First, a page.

See also YJ Asked: How Can Teachers Make All Students Feel Included?

Questions to Ask Yourself Before You Host an International Yoga Retreat

These inquiries are not easy! But they can help you travel responsibly
:

  • What are my intentions in travel to this place, at this moment in my life, and at this moment in our political landscape? 
  • What can I learn about the local history, politics, spiritual and religious practices, and culture from the perspective of local communities? (If you don’t have time to study this, perhaps it’s not the right time to travel.) 
  • What does humility and integrity look like in the space I take up, or with the jewelry I wear, gifts I present, and products and experiences I consume? 
  • Who owns the retreat center? What is their position in the local culture, economy, and political landscape? What kind of income does the staff earn? 
  • What organizations in my travel destination can I donate to that serve local people at the margins?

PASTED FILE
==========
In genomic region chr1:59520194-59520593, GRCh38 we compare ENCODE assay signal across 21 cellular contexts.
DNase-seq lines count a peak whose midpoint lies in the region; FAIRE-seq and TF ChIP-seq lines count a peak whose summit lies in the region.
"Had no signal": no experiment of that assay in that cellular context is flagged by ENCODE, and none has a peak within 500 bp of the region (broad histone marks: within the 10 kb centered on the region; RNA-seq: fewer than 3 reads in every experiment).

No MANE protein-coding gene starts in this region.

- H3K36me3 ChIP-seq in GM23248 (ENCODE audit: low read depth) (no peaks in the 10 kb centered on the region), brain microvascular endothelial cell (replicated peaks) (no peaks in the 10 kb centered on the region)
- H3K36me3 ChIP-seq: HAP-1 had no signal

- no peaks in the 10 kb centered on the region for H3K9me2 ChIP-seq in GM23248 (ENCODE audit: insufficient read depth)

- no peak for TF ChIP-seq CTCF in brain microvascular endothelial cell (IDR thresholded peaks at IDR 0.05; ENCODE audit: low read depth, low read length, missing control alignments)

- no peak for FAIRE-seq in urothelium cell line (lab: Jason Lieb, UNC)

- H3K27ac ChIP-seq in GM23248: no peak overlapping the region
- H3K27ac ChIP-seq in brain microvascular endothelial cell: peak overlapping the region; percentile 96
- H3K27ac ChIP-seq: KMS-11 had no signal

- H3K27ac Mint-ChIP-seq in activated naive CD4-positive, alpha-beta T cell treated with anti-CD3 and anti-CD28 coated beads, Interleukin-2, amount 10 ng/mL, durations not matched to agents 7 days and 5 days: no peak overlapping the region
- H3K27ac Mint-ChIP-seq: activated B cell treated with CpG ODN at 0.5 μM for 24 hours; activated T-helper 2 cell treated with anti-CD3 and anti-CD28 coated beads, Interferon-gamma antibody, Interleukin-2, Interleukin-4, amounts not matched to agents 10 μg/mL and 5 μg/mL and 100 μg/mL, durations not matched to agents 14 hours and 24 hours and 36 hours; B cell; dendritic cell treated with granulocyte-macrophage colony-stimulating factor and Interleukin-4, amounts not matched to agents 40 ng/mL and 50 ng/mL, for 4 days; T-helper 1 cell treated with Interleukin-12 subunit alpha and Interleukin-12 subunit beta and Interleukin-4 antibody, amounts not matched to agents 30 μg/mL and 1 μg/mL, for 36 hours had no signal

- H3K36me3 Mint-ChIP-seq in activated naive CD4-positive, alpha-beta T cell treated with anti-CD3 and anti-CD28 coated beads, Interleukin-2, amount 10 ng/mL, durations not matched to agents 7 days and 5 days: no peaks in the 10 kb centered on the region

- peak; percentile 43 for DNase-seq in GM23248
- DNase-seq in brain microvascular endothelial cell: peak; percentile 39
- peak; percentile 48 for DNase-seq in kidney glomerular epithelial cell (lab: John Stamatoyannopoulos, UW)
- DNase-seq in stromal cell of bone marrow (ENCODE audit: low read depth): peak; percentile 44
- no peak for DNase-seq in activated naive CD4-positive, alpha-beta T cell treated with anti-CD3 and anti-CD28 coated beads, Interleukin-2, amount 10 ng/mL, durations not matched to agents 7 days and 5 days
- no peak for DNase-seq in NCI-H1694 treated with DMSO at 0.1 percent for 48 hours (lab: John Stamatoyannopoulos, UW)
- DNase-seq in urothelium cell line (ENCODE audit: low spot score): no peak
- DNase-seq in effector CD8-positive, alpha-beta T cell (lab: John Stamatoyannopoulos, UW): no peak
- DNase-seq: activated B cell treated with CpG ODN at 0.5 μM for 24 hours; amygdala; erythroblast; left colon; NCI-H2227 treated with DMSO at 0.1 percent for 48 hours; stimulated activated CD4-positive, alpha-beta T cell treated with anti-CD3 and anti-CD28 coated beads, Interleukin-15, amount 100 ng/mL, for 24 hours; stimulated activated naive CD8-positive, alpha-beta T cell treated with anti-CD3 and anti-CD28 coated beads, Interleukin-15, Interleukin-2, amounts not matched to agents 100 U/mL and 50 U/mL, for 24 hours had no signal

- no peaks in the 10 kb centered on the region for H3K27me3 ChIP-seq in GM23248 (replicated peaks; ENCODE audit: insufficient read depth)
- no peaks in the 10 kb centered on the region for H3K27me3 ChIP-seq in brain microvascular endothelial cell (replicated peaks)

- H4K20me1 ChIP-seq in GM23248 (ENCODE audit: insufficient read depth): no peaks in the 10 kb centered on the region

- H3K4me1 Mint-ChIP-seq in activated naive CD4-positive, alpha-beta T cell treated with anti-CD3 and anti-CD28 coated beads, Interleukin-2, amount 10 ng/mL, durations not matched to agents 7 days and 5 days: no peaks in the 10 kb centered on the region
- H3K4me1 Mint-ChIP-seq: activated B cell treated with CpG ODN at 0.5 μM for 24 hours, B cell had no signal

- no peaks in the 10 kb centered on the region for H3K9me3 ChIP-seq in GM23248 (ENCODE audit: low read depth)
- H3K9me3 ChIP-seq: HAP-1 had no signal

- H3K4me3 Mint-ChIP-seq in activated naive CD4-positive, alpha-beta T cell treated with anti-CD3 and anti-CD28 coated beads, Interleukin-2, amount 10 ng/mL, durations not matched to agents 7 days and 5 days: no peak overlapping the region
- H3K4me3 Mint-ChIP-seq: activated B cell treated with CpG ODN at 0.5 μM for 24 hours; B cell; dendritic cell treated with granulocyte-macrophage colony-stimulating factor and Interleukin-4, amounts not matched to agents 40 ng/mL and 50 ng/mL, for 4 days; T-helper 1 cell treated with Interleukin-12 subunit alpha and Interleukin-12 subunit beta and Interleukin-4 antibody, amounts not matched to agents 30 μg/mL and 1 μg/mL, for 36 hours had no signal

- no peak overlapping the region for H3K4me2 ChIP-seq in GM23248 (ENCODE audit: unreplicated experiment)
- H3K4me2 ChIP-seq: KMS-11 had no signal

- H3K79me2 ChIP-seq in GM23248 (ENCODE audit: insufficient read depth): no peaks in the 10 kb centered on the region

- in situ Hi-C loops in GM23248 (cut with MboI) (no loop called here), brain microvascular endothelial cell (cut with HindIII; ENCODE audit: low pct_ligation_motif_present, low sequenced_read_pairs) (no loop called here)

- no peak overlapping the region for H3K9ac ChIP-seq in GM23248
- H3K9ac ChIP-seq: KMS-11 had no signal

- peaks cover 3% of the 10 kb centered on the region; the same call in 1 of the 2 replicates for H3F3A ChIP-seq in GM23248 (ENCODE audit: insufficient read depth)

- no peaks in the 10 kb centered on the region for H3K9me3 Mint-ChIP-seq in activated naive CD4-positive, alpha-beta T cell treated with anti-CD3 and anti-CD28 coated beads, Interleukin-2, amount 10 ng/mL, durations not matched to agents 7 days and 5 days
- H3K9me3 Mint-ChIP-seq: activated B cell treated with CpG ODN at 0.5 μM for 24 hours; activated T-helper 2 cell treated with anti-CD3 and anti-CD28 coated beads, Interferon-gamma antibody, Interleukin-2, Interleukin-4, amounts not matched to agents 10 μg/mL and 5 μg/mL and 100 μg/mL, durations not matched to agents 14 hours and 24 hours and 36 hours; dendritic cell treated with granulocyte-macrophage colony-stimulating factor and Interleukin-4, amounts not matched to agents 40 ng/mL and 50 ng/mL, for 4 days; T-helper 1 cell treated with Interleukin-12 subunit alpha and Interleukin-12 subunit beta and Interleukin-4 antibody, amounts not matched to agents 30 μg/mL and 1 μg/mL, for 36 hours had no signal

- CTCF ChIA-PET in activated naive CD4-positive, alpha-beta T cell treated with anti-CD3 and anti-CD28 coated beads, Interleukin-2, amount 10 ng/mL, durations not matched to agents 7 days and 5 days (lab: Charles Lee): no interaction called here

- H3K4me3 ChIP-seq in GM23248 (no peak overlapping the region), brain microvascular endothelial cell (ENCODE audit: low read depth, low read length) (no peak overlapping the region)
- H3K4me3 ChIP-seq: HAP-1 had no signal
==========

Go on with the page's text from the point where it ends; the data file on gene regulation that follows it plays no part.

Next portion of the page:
• Can I offset the environmental impact of my flight through donating to an organization blocking an oil pipeline or supporting a reforestation project? 

See also What’s the Difference Between Cultural Appropriation and Cultural Appreciation?

About our author

Jacoby Ballard has taught yoga for 19 years. Now based in Salt Lake City, Utah, he is the co-founder of Third Root Community Health Center, a worker-owned cooperative and holistic health center in Brooklyn, New York. He has worked with the Yoga Service Council; Insight Meditation Society; Off the Mat, Into the World; Yoga Alliance; and Lululemon on issues of social justice. Learn more about Jacoby’s work at jacobyballard.com. 



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Take a Look Inside The Rady Children's Hospital Yoga Program